SANTA CLARA, Calif.--One of the biggest problems for those interested in talking online about their favorite TV shows is the fact that few people watch live anymore.
What often happens instead is that conversations on Facebook, Twitter, or other online social services tend to take place even as some people are trying desperately not to come across spoilers before they watch their programs on TiVo or some other digital video recorder. And at the same time, conversations are disjointed and usually don't help fans get the best and latest information about shows they love.
These are some of the problems that the founders of a new service called Fav.tv, which is showcasing its offering at Demo Fall here this week, are trying to solve with their new platform, a custom social network built around television and geared towards connecting friends who share an interest in programs like "Entourage," "Glee," "Heroes," or just about any other.
With Fav.tv, users can see several things: first, a personalized TV guide that lists all upcoming episodes for shows they've said they like; lists of the shows that their friends are watching, whether or not they've seen them live or recorded; and discussion lists on which they can talk with friends and others about their favorite programs.
Fav.tv allows users to take part in discussion threads that bring in comments from their friends and others about specific shows, as well as relevant news articles about those programs. Each show gets its own thread, and users' posts made on the Fav.tv site--made using a Twitter-like interface--are filtered by show thanks to a system that looks for keywords related to individual programs.
So, for example, if a user posted something along the lines of "Loved eight seasons of Vince and the gang, will miss Entourage now that it's over," Fav.tv's system will automatically show that post, and any responses, in the service's "Entourage" channel. The service will also pull in a wide variety of articles, videos, teasers, and just about anything else related to "Entourage" and add them to the channel.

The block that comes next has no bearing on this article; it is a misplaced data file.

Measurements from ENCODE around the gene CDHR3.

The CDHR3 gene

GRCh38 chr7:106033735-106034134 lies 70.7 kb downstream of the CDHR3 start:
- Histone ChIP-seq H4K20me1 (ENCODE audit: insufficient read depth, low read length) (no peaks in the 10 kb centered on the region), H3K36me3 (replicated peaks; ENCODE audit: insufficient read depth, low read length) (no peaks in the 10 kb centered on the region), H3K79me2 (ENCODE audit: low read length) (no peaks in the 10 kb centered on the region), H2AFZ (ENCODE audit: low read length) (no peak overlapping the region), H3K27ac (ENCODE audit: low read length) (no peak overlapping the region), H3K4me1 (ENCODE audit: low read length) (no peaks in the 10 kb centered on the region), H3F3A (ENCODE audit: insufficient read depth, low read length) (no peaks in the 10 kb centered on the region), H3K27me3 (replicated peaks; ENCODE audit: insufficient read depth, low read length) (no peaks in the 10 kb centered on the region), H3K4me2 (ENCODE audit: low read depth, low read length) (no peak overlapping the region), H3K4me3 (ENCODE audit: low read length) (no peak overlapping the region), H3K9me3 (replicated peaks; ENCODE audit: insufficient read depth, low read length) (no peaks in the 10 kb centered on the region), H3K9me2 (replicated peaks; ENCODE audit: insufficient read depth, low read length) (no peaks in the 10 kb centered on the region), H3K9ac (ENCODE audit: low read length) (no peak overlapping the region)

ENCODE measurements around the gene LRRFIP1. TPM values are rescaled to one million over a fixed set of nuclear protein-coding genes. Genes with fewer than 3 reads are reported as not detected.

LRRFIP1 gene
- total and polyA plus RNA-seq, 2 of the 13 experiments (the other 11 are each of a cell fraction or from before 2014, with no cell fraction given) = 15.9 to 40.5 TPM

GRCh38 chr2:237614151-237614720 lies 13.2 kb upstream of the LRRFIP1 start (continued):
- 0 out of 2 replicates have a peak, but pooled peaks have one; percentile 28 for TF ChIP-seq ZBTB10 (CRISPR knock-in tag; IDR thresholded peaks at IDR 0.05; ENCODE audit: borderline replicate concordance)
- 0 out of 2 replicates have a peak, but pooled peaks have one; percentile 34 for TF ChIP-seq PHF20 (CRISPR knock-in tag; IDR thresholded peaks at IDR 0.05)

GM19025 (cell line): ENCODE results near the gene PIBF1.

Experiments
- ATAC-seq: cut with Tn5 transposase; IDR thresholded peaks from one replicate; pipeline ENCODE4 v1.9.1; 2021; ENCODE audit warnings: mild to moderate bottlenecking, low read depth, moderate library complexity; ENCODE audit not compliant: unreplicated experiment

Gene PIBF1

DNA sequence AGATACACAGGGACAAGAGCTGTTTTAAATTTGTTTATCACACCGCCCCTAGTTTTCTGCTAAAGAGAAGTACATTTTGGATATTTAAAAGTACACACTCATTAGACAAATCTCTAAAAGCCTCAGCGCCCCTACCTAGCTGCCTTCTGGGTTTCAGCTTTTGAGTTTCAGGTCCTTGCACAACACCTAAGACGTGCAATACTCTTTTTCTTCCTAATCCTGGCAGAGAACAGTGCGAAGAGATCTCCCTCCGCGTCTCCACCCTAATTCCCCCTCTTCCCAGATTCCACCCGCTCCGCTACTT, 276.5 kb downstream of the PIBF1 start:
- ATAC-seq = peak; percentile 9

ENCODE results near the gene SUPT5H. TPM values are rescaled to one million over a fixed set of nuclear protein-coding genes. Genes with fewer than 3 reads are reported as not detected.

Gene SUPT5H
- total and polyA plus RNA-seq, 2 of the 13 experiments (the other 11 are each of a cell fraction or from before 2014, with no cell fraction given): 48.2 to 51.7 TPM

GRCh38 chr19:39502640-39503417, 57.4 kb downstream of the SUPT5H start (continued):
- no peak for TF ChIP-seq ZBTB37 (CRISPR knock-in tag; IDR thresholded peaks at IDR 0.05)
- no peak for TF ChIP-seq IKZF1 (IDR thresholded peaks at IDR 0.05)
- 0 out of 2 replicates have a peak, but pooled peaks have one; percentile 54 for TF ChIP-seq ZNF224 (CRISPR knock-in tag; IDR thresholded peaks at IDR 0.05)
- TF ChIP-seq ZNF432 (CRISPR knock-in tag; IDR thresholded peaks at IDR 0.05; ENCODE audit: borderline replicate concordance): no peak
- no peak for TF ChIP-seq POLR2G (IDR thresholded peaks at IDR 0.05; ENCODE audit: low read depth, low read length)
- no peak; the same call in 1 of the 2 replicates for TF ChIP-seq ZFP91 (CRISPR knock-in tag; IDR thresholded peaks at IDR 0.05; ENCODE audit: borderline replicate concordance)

The idea here is that TV fans will look for and follow channels on the shows they like. And because the system lets users select episodes of a show that they've seen already, it is kind to those who haven't yet seen an episode by offering a "spoiler alert" symbol about any piece of content that would tip off unwanted plot points.
And while the service has been running a private Web-based beta since earlier this year, it is now ready to launch iOS and Android apps that allow users to control the service from their mobile devices.
Fav.tv is hoping that it can develop partnerships with content owners based on the fact that the data it collects on its users could be useful to networks and studios interested in finding out how people watch their shows. Indeed, while the company hasn't yet said who it is--or will be--partnering with, it is hoping that such deals could be a key source of revenue.
That's important, because Fav.tv, which is based in Mountain View, Calif., and which has six employees, is currently self-funded.